What’s Old Is New What’s New Is Old, New Design For A Rowing Boathouse On The Harlem River

Uptown Harlem was the home of rowing clubs called “Sculler’s Row” along the Harlem River from Harlem to Inwood in the 1840s, today rowing is making a comeback uptown.

Architectural Digest writes that on any given day, boats dot the Harlem River between Upper Manhattan and the Bronx. Far from the romantic Central Park rentals, though, these are professional athletic vessels. And their crews comprise mostly young people. Established in 2003 by former collegiate rower Amanda Kraus, nonprofit Row New York provides both rowing training and academic support to young New Yorkers, picking up the tab for its mostly low-income students. Previously, sport and school were separated between a boathouse on the Harlem in Washington Heights and classrooms in Midtown. But thanks to a fortuitous email chain, and shared love for the crew, the organization will soon house its twofold operations under one roof for the first time, in a 16,000-square-foot riverside facility designed by Lord Norman Foster in association with Bade Stageberg Cox.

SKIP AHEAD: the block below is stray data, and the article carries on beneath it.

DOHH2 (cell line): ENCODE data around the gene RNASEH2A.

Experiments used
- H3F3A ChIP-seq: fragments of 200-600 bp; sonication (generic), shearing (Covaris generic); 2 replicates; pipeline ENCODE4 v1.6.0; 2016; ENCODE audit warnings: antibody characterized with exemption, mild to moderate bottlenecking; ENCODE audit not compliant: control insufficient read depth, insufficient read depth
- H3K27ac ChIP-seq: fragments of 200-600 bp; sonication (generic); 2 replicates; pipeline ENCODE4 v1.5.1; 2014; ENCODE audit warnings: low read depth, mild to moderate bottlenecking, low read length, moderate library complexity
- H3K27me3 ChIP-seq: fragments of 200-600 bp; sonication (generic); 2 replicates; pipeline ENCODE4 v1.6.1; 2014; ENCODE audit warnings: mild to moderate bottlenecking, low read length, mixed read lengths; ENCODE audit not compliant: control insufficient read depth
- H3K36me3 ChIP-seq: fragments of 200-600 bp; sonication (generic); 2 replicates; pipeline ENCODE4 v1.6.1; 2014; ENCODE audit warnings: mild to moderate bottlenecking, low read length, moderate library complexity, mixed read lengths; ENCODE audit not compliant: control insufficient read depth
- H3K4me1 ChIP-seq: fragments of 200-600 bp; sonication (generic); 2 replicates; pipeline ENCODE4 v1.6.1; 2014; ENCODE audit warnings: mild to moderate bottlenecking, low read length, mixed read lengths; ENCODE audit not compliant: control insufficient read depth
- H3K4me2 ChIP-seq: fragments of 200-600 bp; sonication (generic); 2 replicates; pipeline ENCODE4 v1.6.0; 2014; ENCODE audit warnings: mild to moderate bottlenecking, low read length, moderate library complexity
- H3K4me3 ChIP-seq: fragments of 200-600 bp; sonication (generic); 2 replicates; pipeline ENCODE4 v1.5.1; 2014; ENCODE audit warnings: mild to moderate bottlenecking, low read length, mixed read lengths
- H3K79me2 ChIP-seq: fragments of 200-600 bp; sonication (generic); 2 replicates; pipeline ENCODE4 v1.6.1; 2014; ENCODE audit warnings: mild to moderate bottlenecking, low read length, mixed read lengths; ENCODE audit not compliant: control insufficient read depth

It’s not every day that an acclaimed architect like Foster designs a boathouse, particularly pro bono. But when Kraus mentioned to Row New York funder—and former Harvard rower—Richard Cashin that the nonprofit was looking for a design partner to create a community boathouse in New York City, he suggested reaching out to his old friend Foster (the two-cycle together every year) to gauge his interest. Cashin put Kraus and the architect on an email chain together and ideas flew between them. Foster was intrigued.

Even after plans for a partnership had been set in motion, Kraus had her doubts that a world-known designer would take on the project for her organization, which currently serves approximately 300 middle- and high-school-age kids annually. That was, until her eagle-eyed team spotted an Instagram post on Foster’s official page: The architect is seated at his Martha’s Vineyard drafting table sketching what appeared to be their future boathouse.

Read the entire article and see photographs of design here.

Photo credit: Sculler’s Row Wikipedia.

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